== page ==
Thursday, October 12, 2006

Movie review: 'Pandora's Box'

Michael Wilmington of the Chicago Tribune gave Pandora's Box four stars in his review of the film in today's paper. Interestingly, the article also noted the film's "implied perversion."
Few movie goddesses can break your heart like saucy, black-banged Louise Brooks, whose centennial comes this year and whose best film and performance, as Lulu in G.W. Pabst's "Pandora's Box," plays this weekend at the Music Box Theatre, in a new print.

If you've never seen Brooks--or "Pandora's Box"--you've missed one of the most extraordinary personalities and films of the silent movie era. Brooks' life story is remarkable in itself. She was an American actress and dancer from Kansas who had starred for directors Howard Hawks and William Wellman by the time she was 22, then became famous and scandalous in Germany for her two films with Pabst ("Pandora's Box" and "Diary of a Lost Girl"), only to see her Hollywood star career collapse at the dawn of the sound era. A few decades later, when her career was over and the films were revived, she achieved and then held her present legendary status. She died in 1985.

How did Brooks survive the buffets of fate and fame? She was no careerist obviously. But she was a stunner--one of those personalities who can explode off the screen, with a piquant energy and dazzling smile that, in the end, broke down all defenses. As Lulu, the girlish, wanton temptress of Pabst's 1929 picture--a playful German seductress who casually enslaves and destroys good men while arousing and provoking bad ones--Brooks radiates a sexuality and flawed humanity so potent that one never questions why the males around her so easily fall apart.

One look at Brooks' curving helmet-like bangs, soft dark eyes and hyperactive dancer's body, and you know why the well-respected editor Peter Schoen (Fritz Kortner) sacrifices himself to pursue her, and why his son, Alwa (Franz Lederer, who became "Francis Lederer" when he emigrated to Hollywood), throws away his life to flee with Lulu when she's convicted of manslaughter in his father's death. You know also why she enslaves women like the chic lesbian Countess Anna Geschwitz (Alice Roberts), and why even London's Jack the Ripper (Gustav Diessl) falls for her.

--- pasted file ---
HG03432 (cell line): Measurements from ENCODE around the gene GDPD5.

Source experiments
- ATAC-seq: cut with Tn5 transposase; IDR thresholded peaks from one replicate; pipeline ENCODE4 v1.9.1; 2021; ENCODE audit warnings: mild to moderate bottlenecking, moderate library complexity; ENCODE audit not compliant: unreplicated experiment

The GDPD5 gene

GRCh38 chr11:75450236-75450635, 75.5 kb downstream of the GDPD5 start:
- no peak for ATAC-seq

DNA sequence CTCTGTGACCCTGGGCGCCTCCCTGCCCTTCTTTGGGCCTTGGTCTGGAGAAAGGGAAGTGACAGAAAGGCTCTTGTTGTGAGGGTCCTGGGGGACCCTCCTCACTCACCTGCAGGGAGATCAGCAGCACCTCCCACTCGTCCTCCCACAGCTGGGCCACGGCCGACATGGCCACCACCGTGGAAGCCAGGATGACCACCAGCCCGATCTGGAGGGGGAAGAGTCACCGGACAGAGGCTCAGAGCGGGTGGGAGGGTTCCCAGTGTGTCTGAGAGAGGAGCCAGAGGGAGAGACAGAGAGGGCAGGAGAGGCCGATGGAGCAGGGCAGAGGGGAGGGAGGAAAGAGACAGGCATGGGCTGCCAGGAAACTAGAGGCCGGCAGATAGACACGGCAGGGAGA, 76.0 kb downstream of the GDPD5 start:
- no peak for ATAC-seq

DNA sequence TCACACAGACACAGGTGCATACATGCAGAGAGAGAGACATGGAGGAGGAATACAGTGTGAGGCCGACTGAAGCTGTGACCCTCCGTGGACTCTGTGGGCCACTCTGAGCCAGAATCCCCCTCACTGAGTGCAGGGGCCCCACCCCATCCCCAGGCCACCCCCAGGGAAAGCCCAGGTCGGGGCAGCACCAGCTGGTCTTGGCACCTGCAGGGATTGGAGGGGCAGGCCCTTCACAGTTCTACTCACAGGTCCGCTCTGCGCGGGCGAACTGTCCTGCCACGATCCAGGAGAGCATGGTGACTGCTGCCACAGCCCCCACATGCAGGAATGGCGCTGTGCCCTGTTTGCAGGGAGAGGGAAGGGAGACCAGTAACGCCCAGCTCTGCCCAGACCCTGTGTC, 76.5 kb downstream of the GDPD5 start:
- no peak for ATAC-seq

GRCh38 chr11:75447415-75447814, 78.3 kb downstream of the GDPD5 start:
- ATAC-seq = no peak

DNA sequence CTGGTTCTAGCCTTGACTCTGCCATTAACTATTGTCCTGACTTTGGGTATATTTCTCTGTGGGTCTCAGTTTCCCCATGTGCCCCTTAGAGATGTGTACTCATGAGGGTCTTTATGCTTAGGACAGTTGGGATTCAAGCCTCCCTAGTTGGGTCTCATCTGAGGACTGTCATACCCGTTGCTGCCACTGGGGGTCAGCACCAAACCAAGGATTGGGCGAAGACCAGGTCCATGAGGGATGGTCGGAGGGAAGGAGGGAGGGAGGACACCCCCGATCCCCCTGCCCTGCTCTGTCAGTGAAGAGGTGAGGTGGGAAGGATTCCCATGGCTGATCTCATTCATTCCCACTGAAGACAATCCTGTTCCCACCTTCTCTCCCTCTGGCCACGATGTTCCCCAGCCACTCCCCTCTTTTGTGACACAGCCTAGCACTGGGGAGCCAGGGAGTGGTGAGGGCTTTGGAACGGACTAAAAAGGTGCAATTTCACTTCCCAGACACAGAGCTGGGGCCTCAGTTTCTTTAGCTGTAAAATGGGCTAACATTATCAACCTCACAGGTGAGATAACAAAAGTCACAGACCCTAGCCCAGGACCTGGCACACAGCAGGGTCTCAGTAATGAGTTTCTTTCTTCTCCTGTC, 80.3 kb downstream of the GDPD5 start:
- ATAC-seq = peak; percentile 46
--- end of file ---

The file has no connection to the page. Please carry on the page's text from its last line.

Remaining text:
"Pandora's Box," showing Friday and Sunday, was regarded in its day as shocking and immoral. But it's actually one of the most socially acute, sophisticated films of its era, a prime example of the urbane, knowing German-Austrian film tradition that also produced Ernst Lubitsch and Billy Wilder. With his brilliant staging and visual mastery of the rich, shadowy blacks and whites that would later mark American film noir, Pabst re-creates the rigid, mercenary society around Lulu. Then he shows how her impish beauty throws open its doors.

In life, beauty is ephemeral. But in the movies, it can become seemingly immortal. Brooks lost a career--due, it's said to sound, to American dismissal of her foreign stardom and to her refusal of some key Hollywood mogul advances. But she won a legend afterward comparable to that of '30s superstars Greta Garbo or Marlene Dietrich (Pabst's second choice for Lulu)--and Henri Langlois, master film collector of the French Cinematheque, ranked her above the latter two, insisting: "There is no Garbo! There is no Dietrich! There is only Louise Brooks!" Watching "Pandora's Box" now, one can see why bad-girl Lulu remains in our eyes and hearts, why Louise Brooks still lives.

Pandora's Box

Directed by G.W. Pabst; written by Ladislaus Vajda, based on Franz Wedekind's plays "Erdgeist" and "Pandora's Box"; photographed by Gunther Krampf; edited by Joseph Fliesler; art direction by Andrei Andreiev; produced by George S. Horsetzky. A Kino International release; opens Friday at the Music Box Theatre. Running time: 1:50. "Pandora's Box" will be accompanied on the theater organ by Dennis Scott at 8:30 p.m. Friday and by Jay Warren at 2 and 5 p.m, Sunday. No MPAA rating (parents cautioned for implied sexuality and perversion, drug use and violence).

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